Rights of Non-Human Persons
The Institute for Ethics and Emerging Technologies (IEET) is committed to the idea that some non-human animals meet the criteria of legal personhood and thus are deserving of specific rights and protections.

Mission Statement
Owing to advances in several fields, including the neurosciences, it is becoming increasingly obvious that the human species no longer can ignore the rights of non-human persons. A number of non-human animals, including the great apes, cetaceans (i.e. dolphins and whales), elephants, and parrots, exhibit characteristics and tendencies consistent with that of a person's traits like self-awareness, intentionality, creativity, symbolic communication, and many others. It is a moral and legal imperative that we now extend the protection of 'human rights' from our species to all beings with those characteristics.


The IEET, as a promoter of non-anthropocentric personhood ethics, defends the rights of non-human persons to live in liberty, free from undue confinement, slavery, torture, experimentation, and the threat of unnatural death. Further, the IEET defends the right of non-human persons to live freely in their natural habitats, and when that's not possible, to be given the best quality of life and welfare possible in captivity (such as sanctuaries).



Specifically, through the Rights of Non-Human Persons program, the IEET works to:
  • Investigate and refine definitions of personhood and those criteria sufficient for the recognition of non-human persons.
  • Facilitate and support further research in the neurosciences for the improved understanding and identification of those cognitive processes, functions and behaviors that give rise to personhood.
  • Educate and persuade the public on the matter, spread the word, and increase awareness of the idea that some animals are persons.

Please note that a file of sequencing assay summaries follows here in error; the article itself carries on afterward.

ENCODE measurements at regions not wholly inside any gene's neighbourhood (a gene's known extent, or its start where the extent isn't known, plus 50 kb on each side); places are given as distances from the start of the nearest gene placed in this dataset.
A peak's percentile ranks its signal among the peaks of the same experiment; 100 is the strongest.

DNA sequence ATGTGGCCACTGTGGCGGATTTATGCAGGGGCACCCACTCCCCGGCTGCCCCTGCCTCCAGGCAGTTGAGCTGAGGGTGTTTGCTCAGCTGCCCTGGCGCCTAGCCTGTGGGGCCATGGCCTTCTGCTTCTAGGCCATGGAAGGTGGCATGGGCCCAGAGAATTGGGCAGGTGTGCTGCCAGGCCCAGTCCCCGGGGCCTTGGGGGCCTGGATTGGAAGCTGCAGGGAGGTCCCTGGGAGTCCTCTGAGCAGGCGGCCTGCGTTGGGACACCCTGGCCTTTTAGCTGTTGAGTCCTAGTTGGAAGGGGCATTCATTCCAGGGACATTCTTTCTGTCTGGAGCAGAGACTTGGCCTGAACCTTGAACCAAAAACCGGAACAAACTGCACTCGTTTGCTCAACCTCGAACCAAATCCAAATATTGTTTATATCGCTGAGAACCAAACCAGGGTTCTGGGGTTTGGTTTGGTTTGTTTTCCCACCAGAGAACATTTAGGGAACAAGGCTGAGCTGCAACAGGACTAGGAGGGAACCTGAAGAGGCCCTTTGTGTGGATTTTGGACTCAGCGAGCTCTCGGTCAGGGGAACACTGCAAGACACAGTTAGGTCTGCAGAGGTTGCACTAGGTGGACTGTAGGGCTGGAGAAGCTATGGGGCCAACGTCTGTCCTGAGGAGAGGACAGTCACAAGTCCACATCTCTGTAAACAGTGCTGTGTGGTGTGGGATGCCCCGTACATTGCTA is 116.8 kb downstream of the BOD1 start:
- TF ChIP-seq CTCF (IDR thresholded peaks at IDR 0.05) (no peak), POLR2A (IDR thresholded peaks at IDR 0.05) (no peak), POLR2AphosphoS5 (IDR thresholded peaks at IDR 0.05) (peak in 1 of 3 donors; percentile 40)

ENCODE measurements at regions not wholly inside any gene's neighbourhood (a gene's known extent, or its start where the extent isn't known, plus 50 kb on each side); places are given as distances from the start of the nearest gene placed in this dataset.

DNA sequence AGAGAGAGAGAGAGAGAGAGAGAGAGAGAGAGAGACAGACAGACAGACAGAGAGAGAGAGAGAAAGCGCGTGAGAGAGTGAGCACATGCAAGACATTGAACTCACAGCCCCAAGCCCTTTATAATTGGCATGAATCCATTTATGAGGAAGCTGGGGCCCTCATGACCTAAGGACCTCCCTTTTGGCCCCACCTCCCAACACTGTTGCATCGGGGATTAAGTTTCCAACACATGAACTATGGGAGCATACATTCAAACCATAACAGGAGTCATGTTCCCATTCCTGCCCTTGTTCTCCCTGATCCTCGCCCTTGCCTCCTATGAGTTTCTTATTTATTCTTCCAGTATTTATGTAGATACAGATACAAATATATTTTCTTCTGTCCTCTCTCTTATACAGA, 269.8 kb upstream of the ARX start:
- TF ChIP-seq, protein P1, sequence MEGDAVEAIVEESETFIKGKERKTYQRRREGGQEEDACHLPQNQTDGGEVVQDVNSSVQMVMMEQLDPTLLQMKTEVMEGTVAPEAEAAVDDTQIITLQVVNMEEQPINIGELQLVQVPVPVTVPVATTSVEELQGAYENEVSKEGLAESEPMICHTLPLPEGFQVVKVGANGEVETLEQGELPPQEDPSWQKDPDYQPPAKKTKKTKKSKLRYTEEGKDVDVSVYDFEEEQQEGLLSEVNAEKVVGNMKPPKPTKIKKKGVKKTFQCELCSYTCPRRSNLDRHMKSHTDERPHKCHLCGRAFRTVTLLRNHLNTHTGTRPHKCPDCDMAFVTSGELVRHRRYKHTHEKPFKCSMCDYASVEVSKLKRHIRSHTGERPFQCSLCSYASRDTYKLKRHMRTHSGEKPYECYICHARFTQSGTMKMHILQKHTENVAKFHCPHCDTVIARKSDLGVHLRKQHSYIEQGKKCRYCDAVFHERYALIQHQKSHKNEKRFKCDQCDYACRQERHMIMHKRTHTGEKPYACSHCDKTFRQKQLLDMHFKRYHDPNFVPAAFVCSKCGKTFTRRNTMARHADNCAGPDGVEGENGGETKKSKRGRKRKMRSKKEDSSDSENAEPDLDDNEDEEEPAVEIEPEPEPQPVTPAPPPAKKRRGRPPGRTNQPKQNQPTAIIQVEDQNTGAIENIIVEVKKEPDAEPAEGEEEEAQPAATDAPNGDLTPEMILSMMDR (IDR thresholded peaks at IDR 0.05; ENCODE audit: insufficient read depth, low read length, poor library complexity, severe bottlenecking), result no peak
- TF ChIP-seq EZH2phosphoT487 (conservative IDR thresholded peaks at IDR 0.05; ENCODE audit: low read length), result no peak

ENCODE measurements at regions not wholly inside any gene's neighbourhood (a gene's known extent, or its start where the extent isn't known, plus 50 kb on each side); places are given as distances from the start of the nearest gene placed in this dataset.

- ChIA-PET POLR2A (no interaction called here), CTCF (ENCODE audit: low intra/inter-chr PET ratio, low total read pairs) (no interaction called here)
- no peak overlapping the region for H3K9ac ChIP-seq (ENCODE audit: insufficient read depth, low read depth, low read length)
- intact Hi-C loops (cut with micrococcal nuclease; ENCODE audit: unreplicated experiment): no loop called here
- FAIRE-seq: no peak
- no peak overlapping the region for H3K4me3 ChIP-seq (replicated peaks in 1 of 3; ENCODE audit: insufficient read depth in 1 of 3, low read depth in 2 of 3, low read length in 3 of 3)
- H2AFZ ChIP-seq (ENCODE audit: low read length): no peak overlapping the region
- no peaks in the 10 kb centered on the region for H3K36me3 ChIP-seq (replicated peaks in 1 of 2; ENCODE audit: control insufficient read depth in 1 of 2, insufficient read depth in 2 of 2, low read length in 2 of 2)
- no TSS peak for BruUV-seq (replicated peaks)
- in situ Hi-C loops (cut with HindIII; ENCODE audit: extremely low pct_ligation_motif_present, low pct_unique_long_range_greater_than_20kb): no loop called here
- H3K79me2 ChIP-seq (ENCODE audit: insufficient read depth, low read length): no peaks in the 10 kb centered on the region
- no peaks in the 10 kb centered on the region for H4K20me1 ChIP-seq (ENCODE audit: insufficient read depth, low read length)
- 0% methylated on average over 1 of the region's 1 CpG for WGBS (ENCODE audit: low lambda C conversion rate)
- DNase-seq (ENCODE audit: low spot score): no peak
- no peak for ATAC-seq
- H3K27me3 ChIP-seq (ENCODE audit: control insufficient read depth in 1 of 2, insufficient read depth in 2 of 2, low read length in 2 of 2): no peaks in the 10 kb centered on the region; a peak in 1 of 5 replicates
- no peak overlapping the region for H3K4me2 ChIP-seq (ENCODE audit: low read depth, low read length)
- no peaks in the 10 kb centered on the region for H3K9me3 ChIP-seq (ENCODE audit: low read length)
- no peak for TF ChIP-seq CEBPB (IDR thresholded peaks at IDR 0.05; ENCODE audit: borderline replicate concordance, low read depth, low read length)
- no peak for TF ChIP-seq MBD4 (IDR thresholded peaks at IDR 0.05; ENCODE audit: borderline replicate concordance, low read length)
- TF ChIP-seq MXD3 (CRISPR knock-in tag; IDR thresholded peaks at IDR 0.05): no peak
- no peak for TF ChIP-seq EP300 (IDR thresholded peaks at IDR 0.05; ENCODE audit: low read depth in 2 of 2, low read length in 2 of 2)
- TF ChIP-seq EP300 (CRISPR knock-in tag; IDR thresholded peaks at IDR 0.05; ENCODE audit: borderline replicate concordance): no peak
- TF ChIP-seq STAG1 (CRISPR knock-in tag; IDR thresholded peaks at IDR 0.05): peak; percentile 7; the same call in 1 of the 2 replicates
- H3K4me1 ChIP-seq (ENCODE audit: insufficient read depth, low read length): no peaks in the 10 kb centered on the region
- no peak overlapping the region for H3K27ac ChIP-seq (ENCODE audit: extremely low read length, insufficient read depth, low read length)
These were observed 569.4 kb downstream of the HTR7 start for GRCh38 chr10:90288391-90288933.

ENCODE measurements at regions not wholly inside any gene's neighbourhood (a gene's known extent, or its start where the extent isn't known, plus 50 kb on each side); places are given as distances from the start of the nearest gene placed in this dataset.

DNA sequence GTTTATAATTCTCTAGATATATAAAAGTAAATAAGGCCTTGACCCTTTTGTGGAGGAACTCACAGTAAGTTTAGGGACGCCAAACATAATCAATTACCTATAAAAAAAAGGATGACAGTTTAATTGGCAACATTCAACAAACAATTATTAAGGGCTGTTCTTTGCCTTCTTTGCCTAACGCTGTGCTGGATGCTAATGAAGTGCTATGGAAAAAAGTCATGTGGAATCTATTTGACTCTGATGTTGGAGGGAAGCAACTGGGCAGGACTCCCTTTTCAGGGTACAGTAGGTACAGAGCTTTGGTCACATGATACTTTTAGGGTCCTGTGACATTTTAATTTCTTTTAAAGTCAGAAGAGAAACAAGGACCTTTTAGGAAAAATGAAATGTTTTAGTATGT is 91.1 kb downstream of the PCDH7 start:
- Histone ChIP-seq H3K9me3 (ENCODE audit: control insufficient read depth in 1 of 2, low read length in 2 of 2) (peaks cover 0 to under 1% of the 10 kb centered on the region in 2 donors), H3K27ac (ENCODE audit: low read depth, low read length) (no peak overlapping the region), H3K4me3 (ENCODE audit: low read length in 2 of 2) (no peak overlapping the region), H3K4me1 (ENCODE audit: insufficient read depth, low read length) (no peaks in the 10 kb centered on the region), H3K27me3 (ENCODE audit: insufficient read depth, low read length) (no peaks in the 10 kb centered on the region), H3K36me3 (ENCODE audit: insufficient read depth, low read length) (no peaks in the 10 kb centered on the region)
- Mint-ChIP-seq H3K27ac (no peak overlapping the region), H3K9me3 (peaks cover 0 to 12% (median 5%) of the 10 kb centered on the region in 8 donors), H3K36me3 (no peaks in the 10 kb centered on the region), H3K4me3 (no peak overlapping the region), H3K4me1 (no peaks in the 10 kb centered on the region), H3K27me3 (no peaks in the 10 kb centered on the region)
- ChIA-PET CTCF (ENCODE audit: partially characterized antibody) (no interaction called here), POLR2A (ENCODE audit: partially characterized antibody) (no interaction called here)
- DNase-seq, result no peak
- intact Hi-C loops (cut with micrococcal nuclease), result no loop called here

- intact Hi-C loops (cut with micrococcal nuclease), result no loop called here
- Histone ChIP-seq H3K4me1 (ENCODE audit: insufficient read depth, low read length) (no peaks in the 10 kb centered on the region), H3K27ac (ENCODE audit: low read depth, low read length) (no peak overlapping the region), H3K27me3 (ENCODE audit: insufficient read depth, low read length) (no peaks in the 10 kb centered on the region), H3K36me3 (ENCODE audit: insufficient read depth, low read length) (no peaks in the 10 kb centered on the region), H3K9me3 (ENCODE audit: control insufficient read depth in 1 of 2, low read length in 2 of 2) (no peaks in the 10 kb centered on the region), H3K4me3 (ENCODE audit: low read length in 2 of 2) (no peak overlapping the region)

• Produce evidence and fact-based argumentation in favor of non-human animal personhood to support the cause and other like-minded groups and individuals.

Program Director: Rights of Non-Human Persons

George Dvorsky
, who serves on the Board of Directors for the IEET and heads our Rights of Non-Human Persons program, is Canada's leading agenda-driven futurist/activist.

The suggestion that we confer human-level rights to non-human persons is an idea whose time has come.



IEET Rights of Non-Human Persons News

Non-Human PersonsRights of Non-Human Persons List - Discussion of issues relevant to the protection of rights for certain non-human beings.


Resources Below is a beginning set of resources for gaining background and learning more about issues of concern to the IEET's Rights of Non-Human Persons program.

Key Rights Links

Nonhuman Rights Project (Steven M. Wise)

The Great Ape Project

Animal Legal Defense Fund

International Marine Mammal Project for the Earth Island Institute

WSPA (World Society for the Protection of Animals)

PETA (People for the Ethical Treatment of Animals)

Greenpeace

Animal Defenders International

Declaration for Rights of Cetaceans: Whales and Dolphins



Books (non-fiction)

Animal Liberation, Peter Singer (1975)

Primate Visions, Donna Haraway (1990)

Simians, Cyborgs and Women, Donna Haraway (1990)

The Great Ape Project, Paola Cavalieri and Peter Singer (1993)

Kanzi: The Ape at the Brink of the Human Mind, Sue Savage-Rumbaugh and Roger Lewin (1996)

The Origins of Language: What Nonhuman Primates Can Tell Us, Robbins Burling, Iain Davidson, Kathleen Gibson, and Stephen Jessee (1999)

Rattling the Cage, Steven M. Wise (2000)